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Highlighting forgotten, neglected, abandoned, forsaken, unrecognized, unacknowledged, overshadowed, out-of-fashion, under-translated writers. Has no one read your books? You are in good company.

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This is Santiago Caruso’s illustration for a new Spanish edition of “The Bloody Countess,” a 1971 prose work by Argentine poet Alejandra Pizarnik (1936–1972), a writer I have not read (illustrator’s page / publisher’s page).
Pizarnik’s parents were Russian Jewish and she was raised in Buenos Aires. She published many volumes of poetry in the 50s and 60s (with titles like The Extraction of the Stone of Madness), studied painting, spent some time in France, translated Michaux and Artaud, and finally “died in Buenos Aires of a self-induced overdose of seconal.” (Check out some photos of the writer.)
Jason Weiss devotes a few pages to her in his book The Lights of Home: A Century of Latin American Writers in Paris. César Aira wrote a book on her.
An English translation of “The Bloody Countess” can be found in Manguel’s anthology Other Voices. The book Exchanging Lives: Poems and Translations contains translations of Pizarnik’s poems mixed with biographical details.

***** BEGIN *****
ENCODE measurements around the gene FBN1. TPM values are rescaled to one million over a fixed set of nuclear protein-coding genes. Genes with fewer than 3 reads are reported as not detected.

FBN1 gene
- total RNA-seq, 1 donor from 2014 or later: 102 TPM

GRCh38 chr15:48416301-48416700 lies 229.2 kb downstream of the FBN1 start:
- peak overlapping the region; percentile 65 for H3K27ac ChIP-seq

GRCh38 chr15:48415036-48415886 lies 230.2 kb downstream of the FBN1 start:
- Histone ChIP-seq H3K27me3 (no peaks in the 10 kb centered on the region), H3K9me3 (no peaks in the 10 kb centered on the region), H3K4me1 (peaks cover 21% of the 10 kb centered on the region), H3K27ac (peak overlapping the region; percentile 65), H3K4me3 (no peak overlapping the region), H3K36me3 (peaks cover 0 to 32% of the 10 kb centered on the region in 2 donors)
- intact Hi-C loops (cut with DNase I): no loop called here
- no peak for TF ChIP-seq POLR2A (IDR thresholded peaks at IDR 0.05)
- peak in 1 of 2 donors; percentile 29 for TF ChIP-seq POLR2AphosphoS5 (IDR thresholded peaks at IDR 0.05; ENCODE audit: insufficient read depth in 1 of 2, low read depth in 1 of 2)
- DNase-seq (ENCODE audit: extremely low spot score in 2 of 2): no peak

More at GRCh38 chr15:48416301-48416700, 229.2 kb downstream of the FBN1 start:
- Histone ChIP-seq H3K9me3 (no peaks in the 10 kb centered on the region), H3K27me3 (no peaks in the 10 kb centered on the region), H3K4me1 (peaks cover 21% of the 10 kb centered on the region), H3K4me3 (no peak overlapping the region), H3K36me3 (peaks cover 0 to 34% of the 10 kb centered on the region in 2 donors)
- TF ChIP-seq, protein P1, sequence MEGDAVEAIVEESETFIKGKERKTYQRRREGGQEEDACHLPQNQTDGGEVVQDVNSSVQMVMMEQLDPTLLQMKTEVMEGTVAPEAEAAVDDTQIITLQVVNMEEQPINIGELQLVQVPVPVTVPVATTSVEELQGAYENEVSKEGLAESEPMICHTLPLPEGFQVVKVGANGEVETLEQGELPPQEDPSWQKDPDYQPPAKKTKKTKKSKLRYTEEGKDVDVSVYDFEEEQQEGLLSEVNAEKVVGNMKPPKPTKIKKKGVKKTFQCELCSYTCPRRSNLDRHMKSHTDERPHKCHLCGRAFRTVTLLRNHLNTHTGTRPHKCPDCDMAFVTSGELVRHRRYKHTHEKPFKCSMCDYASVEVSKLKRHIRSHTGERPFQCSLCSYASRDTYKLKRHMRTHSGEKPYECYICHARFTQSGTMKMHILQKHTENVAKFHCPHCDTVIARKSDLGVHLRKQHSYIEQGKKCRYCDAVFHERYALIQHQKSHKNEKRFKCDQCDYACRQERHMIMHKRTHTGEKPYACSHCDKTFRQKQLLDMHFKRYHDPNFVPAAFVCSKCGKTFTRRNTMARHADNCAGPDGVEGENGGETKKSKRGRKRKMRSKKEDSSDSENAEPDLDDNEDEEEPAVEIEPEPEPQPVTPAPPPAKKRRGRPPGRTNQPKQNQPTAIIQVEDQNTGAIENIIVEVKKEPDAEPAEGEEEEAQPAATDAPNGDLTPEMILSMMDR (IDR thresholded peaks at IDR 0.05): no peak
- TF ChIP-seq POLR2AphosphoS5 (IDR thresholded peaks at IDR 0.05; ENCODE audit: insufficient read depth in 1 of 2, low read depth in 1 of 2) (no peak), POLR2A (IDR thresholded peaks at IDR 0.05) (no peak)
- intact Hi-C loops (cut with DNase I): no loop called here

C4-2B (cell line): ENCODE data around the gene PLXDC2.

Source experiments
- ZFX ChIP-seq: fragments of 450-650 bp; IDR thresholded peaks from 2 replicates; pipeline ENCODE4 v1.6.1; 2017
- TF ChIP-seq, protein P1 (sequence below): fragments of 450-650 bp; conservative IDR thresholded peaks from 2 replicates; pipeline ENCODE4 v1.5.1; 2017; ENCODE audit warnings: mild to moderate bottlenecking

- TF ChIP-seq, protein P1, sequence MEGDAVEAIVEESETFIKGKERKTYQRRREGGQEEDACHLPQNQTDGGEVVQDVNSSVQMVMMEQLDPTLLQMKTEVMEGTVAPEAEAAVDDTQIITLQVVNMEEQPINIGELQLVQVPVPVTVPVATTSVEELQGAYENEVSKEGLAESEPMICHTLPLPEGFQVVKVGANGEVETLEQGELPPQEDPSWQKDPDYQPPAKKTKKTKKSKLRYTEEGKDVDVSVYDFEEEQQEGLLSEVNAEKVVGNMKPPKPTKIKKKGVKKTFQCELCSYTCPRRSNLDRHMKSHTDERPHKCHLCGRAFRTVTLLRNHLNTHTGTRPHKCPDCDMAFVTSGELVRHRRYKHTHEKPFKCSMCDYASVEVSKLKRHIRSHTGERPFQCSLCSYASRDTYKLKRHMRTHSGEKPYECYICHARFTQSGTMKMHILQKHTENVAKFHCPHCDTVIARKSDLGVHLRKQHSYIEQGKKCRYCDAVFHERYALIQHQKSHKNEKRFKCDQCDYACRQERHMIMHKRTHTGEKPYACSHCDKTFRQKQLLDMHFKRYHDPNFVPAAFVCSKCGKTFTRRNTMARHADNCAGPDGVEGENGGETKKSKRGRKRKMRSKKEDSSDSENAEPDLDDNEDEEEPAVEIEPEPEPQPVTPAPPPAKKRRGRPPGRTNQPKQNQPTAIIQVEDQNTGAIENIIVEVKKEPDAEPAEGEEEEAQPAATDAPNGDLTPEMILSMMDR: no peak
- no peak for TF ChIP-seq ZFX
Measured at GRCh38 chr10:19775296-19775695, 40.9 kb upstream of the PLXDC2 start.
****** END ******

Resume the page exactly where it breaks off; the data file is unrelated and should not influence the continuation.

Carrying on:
update: Chris at Dreamers Rise commented:

She was a good friend of Julio Cortázar and his wife. There’s some material about her in Jesús Marchamalo’s “Cortázar y los libros.” She inscribed a number of her books to him but towards the end you could see from the inscriptions that she was coming undone.

This is Santiago Caruso’s illustration for a new Spanish edition of “The Bloody Countess,” a 1971 prose work by Argentine poet Alejandra Pizarnik (1936–1972), a writer I have not read (illustrator’s page / publisher’s page).

Pizarnik’s parents were Russian Jewish and she was raised in Buenos Aires. She published many volumes of poetry in the 50s and 60s (with titles like The Extraction of the Stone of Madness), studied painting, spent some time in France, translated Michaux and Artaud, and finally “died in Buenos Aires of a self-induced overdose of seconal.” (Check out some photos of the writer.)

Jason Weiss devotes a few pages to her in his book The Lights of Home: A Century of Latin American Writers in ParisCésar Aira wrote a book on her.

An English translation of “The Bloody Countess” can be found in Manguel’s anthology Other VoicesThe book Exchanging Lives: Poems and Translations contains translations of Pizarnik’s poems mixed with biographical details.

update: Chris at Dreamers Rise commented:

She was a good friend of Julio Cortázar and his wife. There’s some material about her in Jesús Marchamalo’s “Cortázar y los libros.” She inscribed a number of her books to him but towards the end you could see from the inscriptions that she was coming undone.

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    The best !
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    I find this fascinating…not to mention how mesmerizing the picture is.
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